Hearing on revised 'developer' fees proposal continues next month
A proposed "developer" ordinance has a number of islanders worried that the town may hire high-cost consultants at a developer's expense. The amendment is scheduled for a continued public hearing with the Town Council on April 9.
As written, the ordinance would allow the town to charge anyone making changes to their property for consultants to review a development plan prior to the start of a project. The main complaint from business owners and home owners is that the amendment was poorly crafted.
"The way it's written, there's no right of appeal," said Michael de Angeli, head of the Harbor Commission. Writing as a concerned citizen, de Angeli sent his criticisms regarding the proposal to town officials. He citied unlimited power, conflicts of interest, and no limit on costs and proceedings.
Town Planner Lisa Bryer recently met with the new Town Solicitor Peter Ruggiero to discuss changes to the proposal addressing the complaints aired at the first public hearing.
In the revised ordinance, the developer fee could only be allowed by the Planning Commission or the Zoning Board of Review, Bryer said.
In the first draft of the proposal, the planner and the building official had been given authority to request consultants on behalf of the town for development applications. "By leaving it up to the boards, it will put the discussion in a public realm, so everyone can know what's going on," Bryer explained.
According to the town planner, Ruggiero suggested putting thresholds in the ordinance. "Some things would not be subject to review, such as a subdivision under five lots, and a commercial development of less than 2,000 square feet," Bryer said.
Bryer emphasized that leeway for the town to hire needed expertise for a development was critical. "When you don't have the professional staff necessary in order for the planning commission to make an informed decision, it's crucial to bring in outside help," Bryer said. She referred to a plan where the town hired an architectural consultant because of questions on the design that could not be answered by board members or municipal staff. "Everyone was happy about the outcome. The property owner was happy to pay the fee," she said.
Planning Commission Chairman Gary Girard supported the planner's view, and used the Cedar Lane major subdivision plan submitted by Joseph Manning as another example. "Abutters asked for well testing. But we know nothing about hydrology, because we don't have a hydrologist on staff. So we got the expert advice. When they have their own engineers, we need help," Girard noted.
The proposed process would benefit the developer also, Girard said. By spending roughly $2,000 in the beginning, the applicant ends up with a better plan in the long run. "Now, it takes us a lot longer to explain what we need and get the help," he said, adding that having the ordinance in place would shorten the process for the developer, not lengthen it. "It provides a step that allows the process to keep moving forward."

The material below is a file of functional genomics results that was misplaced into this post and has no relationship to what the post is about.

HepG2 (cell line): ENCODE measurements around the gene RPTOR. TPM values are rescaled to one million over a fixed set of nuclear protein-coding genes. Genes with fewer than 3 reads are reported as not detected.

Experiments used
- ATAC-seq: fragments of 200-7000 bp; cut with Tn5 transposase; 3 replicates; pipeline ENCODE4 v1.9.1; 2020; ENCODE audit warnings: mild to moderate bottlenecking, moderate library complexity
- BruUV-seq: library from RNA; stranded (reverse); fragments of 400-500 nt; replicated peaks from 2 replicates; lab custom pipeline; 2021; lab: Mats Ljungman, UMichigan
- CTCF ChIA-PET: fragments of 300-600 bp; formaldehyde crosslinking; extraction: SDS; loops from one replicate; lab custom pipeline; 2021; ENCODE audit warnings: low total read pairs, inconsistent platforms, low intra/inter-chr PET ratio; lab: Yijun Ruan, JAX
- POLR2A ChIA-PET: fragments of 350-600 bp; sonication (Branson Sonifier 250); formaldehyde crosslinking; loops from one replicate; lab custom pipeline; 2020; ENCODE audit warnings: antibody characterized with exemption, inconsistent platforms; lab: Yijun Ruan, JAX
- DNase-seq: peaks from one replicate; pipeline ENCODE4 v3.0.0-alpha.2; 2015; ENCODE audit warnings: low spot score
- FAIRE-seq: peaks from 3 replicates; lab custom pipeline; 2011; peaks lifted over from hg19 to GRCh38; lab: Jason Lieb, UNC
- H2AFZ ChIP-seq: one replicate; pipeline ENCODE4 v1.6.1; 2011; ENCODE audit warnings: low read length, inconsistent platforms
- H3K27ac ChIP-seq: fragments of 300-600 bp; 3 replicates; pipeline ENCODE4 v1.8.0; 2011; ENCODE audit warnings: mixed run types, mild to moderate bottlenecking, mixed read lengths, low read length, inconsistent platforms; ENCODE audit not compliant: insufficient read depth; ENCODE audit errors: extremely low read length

Girard called for more education about why the proposal is on the table. "If a developer comes in with all their experts and offers analysis, we have no one to tell us if it's correct or not."
Islanders agreed that if an amendment addressing consultant needs is proposed, it should be drafted it so the process is clear. "It's not just a big subdivision issue, but it affects the little guy as well," said Michael Swistak, a former president of the Jamestown Chamber of Commerce. Because the proposed amendment was so loosely written, "they can hire anybody they want, there's no opportunity to give input; yet he pays the bill," he said.
Swistak said improvements to a property increase property values and increased taxes. He suggested offering a tax break if the town planned on charging a developer up front, or to take the fee out of the new tax increase. "You're going to get the money from the guy ultimately; it's part of the total budget problem," he said. "Planning should have a legal expense budget, and the town should fund it."
Swistak gave credit to Councilwoman Barbara Szepatowski for suggesting that a developer be offered the choice of two or three professionals. "The council should include a sunset clause, so in 12 to 18 months we can come back and look at it to see if it works," he added.
Conanicut Marine Services owner William Munger questioned why the amended clause was needed. Munger said that unless large retails chains want to build here, the town has "plenty of expertise for all these routine things." Munger suggested that the review process could be used in a neighbor versus neighbor contention. "If you're a developer and want to put a back porch on your house, who will stop your neighbor from getting involved?" he asked.
Munger also said that no parameters were attached to the amendment as to when it would be used. "If a commissioner wants to spin an applicant's wheel, here is the way," he said.
Others did not interpret the same threat as those present at the hearing. Builder and contractor Dick Rembijas considered the amendment to target large developments or subdivisions, not his smaller work. "I figured it goes after the big guy, not me," he said about the proposal.
Council President David Long was not convinced the handful of critics in the audience represented the greater community's point of view. He said that the new solicitor would look at the proposed ordinance and make necessary revisions based on the community's comments. "The council thought it was a good idea," Long said.